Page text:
This is the NCSC's guidance for anyone who thinks they may have been affected:
- If you've used the BA website or mobile application to purchase services while the data was at risk (21st Aug-5th Sept) we recommend that you contact your bank
- Ensure your passwords are secure. If you have been affected you may want to consider changing passwords for key accounts such as banking. See Cyber Aware's advice on creating a good password that you can remember, or read the NCSC’s blog post for help on using a password manager . You should also monitor your financial accounts for any suspicious transactions
- If you receive any suspicious phone calls, emails or text messages then report these to Action Fraud
- In general, it is advised you make use of two-factor authentication (2FA) on important accounts – even SMS-based two-factor is better than none. The benefit of this is that even if someone does obtain an account password then they would still not be able to access due to this extra security measure
- Now would also be a good time to check if your account has appeared in any other public data breaches. Visit https://haveibeenpwned.com , enter your email address and go from there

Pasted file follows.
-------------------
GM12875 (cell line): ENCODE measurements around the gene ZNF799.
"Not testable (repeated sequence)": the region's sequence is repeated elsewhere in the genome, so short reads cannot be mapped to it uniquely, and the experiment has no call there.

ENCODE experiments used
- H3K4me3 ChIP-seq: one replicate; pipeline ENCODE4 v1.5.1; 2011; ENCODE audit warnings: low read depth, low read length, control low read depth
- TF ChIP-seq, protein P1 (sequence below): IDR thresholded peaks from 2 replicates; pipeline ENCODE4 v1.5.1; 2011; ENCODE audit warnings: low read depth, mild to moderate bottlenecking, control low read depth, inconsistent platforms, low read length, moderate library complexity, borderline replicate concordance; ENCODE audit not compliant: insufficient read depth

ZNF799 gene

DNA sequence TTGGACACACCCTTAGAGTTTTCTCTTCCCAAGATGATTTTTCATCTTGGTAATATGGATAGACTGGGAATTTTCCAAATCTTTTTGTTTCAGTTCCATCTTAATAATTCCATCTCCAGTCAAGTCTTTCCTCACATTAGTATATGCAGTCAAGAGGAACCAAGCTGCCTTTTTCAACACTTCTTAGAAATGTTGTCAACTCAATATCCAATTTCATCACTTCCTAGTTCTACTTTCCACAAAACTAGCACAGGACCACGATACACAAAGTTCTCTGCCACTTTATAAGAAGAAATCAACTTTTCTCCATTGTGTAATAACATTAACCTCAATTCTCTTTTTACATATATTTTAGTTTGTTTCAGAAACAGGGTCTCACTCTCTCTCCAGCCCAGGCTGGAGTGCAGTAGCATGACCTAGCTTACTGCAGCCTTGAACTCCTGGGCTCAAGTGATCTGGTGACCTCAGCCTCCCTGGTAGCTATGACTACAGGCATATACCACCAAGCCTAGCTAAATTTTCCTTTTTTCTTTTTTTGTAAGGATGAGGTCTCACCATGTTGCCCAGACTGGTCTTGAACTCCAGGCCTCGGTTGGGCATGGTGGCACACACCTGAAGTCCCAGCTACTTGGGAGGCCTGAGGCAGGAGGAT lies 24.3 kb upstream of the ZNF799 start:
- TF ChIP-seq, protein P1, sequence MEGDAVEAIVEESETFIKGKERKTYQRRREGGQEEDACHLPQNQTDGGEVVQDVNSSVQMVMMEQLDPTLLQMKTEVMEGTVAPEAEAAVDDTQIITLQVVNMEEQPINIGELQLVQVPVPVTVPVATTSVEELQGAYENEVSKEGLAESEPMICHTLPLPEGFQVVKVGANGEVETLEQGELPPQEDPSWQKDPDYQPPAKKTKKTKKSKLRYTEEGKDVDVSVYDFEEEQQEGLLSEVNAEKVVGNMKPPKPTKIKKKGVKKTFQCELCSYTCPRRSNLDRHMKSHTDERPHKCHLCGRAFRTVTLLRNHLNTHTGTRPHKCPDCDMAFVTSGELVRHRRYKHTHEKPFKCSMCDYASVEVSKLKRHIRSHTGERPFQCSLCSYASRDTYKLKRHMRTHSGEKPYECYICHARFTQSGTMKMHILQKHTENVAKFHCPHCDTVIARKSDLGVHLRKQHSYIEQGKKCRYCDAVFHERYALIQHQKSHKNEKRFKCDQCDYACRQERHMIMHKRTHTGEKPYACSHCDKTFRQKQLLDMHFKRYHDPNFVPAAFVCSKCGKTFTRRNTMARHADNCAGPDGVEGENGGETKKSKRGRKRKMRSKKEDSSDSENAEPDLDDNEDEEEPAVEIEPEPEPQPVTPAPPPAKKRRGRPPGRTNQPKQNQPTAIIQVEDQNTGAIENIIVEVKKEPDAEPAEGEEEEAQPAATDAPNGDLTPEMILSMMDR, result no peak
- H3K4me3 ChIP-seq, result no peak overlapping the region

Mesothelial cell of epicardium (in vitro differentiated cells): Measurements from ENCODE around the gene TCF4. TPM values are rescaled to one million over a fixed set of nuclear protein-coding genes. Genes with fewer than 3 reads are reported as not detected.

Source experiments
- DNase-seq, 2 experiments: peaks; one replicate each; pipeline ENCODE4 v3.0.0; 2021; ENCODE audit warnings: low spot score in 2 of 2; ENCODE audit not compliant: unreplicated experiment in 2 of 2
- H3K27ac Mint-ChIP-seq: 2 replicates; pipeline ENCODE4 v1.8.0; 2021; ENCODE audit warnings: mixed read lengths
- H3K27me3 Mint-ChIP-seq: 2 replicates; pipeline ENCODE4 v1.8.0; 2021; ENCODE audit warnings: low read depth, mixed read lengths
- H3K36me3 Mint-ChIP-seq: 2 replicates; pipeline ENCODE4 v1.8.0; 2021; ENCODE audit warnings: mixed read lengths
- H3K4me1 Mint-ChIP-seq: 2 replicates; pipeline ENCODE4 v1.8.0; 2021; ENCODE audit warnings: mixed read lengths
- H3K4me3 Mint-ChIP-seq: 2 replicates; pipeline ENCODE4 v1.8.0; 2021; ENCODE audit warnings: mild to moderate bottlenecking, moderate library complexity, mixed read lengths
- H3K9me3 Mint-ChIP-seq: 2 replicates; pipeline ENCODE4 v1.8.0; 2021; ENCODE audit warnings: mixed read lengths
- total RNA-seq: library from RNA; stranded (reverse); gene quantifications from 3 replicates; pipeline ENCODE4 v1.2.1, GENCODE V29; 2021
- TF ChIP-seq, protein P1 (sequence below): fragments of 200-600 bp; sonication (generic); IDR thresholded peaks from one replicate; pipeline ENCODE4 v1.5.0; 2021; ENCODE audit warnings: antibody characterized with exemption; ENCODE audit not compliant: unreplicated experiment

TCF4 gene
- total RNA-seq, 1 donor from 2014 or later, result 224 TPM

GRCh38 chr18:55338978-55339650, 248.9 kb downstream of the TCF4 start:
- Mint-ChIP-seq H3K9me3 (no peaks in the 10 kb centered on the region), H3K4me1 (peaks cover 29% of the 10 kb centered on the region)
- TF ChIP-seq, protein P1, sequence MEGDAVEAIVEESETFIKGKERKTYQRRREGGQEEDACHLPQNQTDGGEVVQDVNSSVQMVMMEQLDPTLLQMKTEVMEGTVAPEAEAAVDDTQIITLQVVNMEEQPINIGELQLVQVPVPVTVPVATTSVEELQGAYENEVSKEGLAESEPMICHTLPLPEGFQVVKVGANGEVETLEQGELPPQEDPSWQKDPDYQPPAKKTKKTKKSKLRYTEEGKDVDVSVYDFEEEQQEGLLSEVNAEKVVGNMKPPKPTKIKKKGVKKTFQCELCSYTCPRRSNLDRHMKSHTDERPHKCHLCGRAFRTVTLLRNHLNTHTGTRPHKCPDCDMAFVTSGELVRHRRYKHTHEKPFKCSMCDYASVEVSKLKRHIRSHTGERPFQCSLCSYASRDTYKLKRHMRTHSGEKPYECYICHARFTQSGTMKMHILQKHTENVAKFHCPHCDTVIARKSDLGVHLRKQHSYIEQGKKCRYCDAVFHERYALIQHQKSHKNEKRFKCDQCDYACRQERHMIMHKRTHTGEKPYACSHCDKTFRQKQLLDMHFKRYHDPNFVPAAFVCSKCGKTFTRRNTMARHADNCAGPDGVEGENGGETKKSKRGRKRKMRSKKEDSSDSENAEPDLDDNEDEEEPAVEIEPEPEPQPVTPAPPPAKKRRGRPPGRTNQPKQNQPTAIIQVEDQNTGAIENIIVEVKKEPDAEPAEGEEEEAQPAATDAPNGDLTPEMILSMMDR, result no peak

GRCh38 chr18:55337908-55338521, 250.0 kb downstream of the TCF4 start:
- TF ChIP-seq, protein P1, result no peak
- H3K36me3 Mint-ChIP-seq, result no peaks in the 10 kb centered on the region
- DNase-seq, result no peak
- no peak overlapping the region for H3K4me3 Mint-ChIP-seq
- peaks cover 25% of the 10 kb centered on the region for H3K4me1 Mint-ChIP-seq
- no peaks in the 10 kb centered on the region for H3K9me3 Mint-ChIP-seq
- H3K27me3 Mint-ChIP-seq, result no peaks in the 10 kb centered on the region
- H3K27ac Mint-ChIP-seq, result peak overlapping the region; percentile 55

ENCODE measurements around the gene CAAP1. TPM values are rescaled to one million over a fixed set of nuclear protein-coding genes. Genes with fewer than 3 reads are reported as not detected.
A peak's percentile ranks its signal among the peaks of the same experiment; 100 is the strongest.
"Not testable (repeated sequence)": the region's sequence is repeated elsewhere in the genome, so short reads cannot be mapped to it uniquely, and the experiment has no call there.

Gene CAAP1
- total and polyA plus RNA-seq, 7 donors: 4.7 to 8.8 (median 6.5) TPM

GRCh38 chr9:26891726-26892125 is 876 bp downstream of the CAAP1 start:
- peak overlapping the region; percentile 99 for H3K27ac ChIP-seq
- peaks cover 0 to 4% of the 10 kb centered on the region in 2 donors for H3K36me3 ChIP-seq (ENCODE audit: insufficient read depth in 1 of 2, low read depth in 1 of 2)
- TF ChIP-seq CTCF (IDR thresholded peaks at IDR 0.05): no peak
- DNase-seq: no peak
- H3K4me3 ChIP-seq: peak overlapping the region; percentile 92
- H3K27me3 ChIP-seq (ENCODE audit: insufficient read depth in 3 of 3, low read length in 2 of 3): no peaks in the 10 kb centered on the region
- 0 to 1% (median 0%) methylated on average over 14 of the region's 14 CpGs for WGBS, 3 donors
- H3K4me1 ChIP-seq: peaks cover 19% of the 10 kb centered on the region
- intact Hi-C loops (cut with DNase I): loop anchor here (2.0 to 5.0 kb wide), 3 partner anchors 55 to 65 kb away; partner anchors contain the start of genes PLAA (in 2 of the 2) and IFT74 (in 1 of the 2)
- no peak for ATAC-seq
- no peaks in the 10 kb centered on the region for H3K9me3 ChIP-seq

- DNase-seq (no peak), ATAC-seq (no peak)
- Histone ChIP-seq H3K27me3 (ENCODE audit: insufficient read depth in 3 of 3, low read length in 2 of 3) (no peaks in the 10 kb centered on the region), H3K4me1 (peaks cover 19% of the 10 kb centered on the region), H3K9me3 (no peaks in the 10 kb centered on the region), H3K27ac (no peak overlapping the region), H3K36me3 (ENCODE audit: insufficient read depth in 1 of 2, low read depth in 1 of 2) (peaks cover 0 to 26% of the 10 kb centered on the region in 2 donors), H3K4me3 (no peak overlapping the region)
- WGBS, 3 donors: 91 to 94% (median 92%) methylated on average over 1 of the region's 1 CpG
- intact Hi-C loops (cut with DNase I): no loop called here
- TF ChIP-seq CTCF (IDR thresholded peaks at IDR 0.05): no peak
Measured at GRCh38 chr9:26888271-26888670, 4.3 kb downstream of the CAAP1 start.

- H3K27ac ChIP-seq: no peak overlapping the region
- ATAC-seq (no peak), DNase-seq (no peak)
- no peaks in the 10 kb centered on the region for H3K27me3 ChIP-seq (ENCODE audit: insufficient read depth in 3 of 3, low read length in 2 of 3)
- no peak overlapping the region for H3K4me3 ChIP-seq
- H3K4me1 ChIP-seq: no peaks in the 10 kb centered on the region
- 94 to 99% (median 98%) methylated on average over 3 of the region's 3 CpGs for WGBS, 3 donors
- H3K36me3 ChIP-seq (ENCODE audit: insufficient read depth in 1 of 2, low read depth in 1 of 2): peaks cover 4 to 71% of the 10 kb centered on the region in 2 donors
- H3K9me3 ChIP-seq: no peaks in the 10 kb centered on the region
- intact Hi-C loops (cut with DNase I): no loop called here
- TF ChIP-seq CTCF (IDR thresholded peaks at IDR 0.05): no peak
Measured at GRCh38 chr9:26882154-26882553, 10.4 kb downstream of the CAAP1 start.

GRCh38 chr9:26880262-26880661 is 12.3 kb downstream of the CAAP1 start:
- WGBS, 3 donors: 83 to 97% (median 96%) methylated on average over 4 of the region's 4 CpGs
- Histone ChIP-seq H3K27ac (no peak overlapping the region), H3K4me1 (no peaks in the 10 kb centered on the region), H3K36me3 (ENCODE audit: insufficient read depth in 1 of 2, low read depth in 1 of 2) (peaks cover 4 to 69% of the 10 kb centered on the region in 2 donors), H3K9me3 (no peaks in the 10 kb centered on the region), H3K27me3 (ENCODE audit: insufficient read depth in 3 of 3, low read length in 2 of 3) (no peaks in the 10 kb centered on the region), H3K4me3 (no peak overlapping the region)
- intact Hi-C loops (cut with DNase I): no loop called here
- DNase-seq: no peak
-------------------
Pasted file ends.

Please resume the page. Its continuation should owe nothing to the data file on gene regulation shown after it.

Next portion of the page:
Watch Out for This FAKE Viber App Which Steals Your WhatsApp Data
Lukas Stefanko, a malware researcher at Slovakia-based IT-security company ESET, has tweeted a warning about a new Android-based spyware program being peddled through a website mimicking Google Play. Calling itself "Viber Messenger," the Viber lookalike, described as a "Lite Chatting App," steals WhatsApp media and document files, WeChat media, all of your photos, files from your download directory, and a record of your phone calls. The fake even includes a "Most Secure Messenger" checkmark and shield logo, as well as "500 million downloads" and "4.3" rating icons similar to those found on the real Google Play. ESET was given a headsup about the malware by a vigilant user, confirming its malicious nature after taking a look through the program's code. Viber is a popular cross-platform instant messaging service with over 900 million registered users. The program is particularly possible in Russia, with 100 million registered Russian users.